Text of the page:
Brookshire City Council discussed the need for the city to have a code enforcement officer or contractor that could serve in that capacity at their Feb. 4 meeting. Multiple items on the agenda …
Brookshire City Council discussed the need for the city to have a code enforcement officer or contractor that could serve in that capacity at their Feb. 4 meeting. Multiple items on the agenda related to enforcement of the city’s ordinances including an alleged nuisance property on First Street.
Other issues included maintaining drainage to city standards and permitting for a food truck to operate in the city. City Attorney Justin Pruitt said the issues brought up in the meeting emphasized the city’s need to move forward with establishing some sort of code enforcement person or consultant. Pruitt had worked with city staff and spoken with consultants regarding the city’s ordinances and their enforcement and recommended the city move forward with approving the combination job description and bid request language he had provided to them.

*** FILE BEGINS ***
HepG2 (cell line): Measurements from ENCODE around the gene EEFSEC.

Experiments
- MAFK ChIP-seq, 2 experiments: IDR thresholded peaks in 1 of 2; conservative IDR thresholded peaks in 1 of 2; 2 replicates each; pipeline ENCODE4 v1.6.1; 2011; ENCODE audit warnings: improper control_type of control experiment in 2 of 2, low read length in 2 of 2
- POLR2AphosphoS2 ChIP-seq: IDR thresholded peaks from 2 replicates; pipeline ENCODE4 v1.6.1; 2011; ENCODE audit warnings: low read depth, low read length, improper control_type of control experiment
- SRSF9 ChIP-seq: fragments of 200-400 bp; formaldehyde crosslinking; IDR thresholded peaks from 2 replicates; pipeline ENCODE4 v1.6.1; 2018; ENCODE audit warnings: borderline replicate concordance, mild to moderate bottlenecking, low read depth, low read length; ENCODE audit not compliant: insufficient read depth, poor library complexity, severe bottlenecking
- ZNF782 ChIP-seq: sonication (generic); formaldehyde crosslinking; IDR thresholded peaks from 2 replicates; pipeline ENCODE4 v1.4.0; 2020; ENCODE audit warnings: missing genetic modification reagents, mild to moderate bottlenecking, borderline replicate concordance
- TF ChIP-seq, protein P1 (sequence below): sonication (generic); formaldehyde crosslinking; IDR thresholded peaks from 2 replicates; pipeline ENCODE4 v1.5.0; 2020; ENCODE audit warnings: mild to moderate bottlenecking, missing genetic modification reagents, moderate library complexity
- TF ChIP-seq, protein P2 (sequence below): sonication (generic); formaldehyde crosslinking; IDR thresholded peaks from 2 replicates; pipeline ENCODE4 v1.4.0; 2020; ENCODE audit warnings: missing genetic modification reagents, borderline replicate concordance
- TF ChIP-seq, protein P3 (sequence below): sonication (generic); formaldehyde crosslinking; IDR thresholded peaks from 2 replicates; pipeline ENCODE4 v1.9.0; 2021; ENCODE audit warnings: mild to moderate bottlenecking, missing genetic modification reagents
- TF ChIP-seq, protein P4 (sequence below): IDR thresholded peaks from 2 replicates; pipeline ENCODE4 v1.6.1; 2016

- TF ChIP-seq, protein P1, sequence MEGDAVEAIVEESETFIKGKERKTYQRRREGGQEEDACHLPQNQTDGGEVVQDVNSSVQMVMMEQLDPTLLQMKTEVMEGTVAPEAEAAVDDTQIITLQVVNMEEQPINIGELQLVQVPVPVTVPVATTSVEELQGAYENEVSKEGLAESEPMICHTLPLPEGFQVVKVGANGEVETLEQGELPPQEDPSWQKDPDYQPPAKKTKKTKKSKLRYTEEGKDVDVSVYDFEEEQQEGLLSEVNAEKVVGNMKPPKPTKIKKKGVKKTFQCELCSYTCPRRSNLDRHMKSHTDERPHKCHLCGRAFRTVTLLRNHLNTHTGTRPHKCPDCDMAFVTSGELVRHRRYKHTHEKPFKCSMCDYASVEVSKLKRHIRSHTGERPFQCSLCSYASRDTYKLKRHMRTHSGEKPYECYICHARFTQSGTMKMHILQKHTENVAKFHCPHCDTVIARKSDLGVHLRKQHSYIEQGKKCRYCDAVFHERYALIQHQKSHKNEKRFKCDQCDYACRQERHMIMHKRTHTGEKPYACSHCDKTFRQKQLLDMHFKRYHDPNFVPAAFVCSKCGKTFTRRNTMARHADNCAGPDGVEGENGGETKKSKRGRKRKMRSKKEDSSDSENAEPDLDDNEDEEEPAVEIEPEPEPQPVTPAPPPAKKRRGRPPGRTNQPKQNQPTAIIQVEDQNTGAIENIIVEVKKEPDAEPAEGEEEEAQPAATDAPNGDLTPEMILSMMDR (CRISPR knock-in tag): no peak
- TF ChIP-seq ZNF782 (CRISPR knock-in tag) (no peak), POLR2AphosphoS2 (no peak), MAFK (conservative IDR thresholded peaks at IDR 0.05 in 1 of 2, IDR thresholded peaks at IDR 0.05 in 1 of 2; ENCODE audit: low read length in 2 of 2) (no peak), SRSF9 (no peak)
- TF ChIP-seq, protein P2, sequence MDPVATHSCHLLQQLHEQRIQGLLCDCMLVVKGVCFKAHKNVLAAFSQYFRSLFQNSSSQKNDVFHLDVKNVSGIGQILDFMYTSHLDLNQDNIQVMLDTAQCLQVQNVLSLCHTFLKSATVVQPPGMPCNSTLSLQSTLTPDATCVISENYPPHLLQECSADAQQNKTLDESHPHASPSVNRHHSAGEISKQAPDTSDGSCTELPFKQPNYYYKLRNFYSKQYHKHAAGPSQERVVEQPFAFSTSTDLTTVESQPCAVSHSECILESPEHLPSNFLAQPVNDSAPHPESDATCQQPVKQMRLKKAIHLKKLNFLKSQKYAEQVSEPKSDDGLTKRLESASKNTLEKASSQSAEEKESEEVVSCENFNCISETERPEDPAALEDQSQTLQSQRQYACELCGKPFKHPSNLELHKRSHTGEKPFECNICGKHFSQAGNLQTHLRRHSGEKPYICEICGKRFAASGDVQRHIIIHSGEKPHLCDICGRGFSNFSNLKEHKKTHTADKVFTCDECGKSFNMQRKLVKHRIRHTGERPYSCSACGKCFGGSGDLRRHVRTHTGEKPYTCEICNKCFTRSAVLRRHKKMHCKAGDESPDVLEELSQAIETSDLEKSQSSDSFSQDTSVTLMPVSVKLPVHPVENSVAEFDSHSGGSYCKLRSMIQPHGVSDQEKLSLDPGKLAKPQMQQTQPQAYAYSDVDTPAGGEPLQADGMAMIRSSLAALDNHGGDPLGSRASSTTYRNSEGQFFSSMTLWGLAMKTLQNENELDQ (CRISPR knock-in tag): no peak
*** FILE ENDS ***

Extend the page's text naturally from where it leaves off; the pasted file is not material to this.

Multiple council members said they had not had time to review the verbiage Pruitt had established and asked for a decision on the verbiage to be postponed to the next council meeting on Feb. 18, which was confirmed by a majority vote.
Council also approved allowing city staff to look into helping the family of Julian Nino, whose home was burned down in a Jan. 27 fire. While Pruitt said that the city was legally limited on what it could do, council voted to direct staff to pursue those options available to help remove debris from the trailer home fire at the Cookson Mobile Home Park.